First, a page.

My heart is heavy today.  Visiting my sister yesterday I found that she was extremely upset weeping profusely.  Someone had been mean to her—one of those imaginary people that frequents her room. I usually hold her hand as we sing or talk quietly, but she wouldn’t let me touch her, and she refused the treat I had brought.  She wouldn’t sing and she didn’t want me to pray before I left. She hallucinates constantly. Those people are always there. I learned long ago not to question it, so I could not comfort her in her anguish. She just wanted me to go home.

Proverbs 20:27 says, “The spirit of a man is the lamp of the Lord, searching all the inner depths of His heart.” 

Life is breathed into man by God Himself.  It is a gift, and God is in charge of human life watching over us inside and out.  So I came home determined to leave my Junie in God’s care knowing He loves her much more than I do.

 

REMEMBER, THE SUN WILL COME OUT TOMORROW!

 

REVISION

 

In 2014 an orthopedic surgeon replaced my right knee.  The result was amazing. No more pain! I could renew my morning walks without limping.  I marveled at the things medical science could achieve.

All was well until, a couple of years ago, when I fell on the concrete on that same knee. I really messed things up.  The pain was terrible. When the pain did not go away, I made an appointment with the same surgeon, who had first replaced the knee.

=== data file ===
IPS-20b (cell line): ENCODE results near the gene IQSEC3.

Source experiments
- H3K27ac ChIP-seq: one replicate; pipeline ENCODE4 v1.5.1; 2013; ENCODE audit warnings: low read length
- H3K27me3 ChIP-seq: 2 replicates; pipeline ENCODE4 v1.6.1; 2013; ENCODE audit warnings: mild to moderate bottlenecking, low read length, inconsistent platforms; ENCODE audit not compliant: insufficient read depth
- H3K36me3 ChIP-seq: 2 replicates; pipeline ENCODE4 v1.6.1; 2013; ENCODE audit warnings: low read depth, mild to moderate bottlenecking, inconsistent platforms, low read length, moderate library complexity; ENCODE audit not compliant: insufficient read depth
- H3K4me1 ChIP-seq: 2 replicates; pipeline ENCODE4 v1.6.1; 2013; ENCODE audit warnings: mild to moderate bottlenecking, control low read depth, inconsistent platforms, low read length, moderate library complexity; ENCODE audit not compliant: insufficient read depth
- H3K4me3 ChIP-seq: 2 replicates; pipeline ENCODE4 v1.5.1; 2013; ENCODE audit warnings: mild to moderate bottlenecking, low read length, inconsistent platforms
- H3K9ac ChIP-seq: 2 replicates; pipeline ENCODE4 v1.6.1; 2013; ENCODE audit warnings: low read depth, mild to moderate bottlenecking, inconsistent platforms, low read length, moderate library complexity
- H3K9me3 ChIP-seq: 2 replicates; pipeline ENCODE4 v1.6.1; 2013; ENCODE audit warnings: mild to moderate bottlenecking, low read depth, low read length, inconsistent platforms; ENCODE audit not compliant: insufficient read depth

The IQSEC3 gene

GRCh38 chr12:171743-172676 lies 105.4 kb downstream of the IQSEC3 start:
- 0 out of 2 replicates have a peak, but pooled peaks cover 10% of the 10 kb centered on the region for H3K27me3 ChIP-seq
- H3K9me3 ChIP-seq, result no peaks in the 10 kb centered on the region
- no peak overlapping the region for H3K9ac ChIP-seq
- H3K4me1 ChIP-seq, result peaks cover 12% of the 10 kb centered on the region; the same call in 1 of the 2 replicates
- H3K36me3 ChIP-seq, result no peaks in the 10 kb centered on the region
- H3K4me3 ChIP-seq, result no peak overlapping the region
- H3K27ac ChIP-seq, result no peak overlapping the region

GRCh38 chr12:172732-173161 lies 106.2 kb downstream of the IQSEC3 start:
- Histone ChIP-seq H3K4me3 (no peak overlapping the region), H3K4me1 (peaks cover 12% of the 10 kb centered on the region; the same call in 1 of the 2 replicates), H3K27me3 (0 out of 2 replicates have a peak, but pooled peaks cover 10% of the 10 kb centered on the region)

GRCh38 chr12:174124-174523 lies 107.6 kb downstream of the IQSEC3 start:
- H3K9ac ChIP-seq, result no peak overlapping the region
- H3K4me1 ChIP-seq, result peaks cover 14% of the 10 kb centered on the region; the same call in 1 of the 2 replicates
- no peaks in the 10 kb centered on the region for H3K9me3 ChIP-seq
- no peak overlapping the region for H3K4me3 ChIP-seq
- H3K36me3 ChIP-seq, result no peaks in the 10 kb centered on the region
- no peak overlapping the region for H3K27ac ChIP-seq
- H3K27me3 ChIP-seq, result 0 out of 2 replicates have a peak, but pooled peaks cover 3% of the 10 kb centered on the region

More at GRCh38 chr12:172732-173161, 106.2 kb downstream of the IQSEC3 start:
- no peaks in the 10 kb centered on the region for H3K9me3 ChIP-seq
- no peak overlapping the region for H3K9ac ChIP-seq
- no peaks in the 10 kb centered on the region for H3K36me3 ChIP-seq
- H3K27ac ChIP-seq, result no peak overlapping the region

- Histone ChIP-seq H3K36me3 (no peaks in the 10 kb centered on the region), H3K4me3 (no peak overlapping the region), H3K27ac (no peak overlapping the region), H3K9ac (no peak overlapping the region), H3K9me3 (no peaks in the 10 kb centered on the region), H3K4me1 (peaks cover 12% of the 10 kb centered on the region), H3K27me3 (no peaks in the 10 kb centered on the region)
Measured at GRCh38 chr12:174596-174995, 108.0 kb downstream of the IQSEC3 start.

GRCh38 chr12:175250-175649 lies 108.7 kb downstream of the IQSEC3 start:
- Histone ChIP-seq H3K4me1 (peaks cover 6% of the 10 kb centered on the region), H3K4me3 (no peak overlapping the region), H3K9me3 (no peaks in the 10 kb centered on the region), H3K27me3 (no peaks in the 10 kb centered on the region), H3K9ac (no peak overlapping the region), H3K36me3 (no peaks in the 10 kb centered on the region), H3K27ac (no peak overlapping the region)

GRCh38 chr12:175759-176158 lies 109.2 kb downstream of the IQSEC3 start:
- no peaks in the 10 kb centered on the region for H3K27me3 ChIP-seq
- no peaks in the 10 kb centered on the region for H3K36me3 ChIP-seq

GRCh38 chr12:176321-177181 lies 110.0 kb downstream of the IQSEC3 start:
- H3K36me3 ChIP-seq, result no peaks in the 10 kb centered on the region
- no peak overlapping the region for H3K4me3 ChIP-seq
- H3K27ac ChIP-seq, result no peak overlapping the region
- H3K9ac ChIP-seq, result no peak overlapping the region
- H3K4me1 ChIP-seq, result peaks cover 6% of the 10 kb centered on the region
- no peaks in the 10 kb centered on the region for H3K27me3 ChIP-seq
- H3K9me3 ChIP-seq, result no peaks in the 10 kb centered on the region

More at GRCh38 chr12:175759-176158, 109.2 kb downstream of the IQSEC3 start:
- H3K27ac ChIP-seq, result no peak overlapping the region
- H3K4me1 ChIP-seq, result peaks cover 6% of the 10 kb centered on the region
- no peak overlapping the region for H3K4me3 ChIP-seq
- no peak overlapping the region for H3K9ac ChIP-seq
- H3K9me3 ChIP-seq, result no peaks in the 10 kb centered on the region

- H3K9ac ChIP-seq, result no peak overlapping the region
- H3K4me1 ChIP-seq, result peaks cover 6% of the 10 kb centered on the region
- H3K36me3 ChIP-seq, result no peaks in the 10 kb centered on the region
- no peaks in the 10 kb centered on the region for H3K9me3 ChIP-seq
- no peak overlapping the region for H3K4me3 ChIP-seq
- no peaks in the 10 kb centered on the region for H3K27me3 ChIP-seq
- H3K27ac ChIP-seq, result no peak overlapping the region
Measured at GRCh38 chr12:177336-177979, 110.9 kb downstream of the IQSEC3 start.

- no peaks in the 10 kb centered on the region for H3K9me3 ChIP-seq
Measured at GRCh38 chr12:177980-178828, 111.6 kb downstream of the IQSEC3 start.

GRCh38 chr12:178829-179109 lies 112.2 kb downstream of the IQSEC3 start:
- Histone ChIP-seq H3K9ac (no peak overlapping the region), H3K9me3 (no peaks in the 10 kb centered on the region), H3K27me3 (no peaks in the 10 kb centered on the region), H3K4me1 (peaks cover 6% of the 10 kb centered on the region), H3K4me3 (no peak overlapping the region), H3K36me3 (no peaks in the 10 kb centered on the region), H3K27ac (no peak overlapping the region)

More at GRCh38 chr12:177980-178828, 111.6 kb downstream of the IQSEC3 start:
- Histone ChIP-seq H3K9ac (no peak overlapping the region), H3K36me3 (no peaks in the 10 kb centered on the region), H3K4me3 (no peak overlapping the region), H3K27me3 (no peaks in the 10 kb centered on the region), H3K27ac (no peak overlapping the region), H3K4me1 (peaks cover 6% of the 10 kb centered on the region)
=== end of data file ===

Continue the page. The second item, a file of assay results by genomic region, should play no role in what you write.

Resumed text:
After looking at ex-rays, the surgeon said, “Well, it’s not so bad,” suggesting that I could use a brace or other alternative measures.

By then I was in tears.  “No,” I said. “I can’t live with this pain.  I don’t want a quick fix. I want the thing done over.”

“Well, I can’t help you,” the doctor replied, and that was it.

After calling numerous surgeons, I realized that surgeons who replace joints initially, for the most part, will not, or cannot perform a do-over or a revision.

Finally, I found another surgeon who could do both.  He opened my knee, saw that he couldn’t repair anything, so he just tore it all out and started over with better and more up-to-date implants.  He made my knee more modern—a new version of a knee.  

That’s what a revision is.  It is a change or a set of changes that corrects or improves something.  The word is made up re—as in repeat or redo, and vision, making a change to something original, an original idea or action.

Just about anything can be revised, a book that needs rewrites, a wardrobe that needs improvement, or a life that aches for change.  Revising books and wardrobes—that’s not so difficult. A life? That’s something else.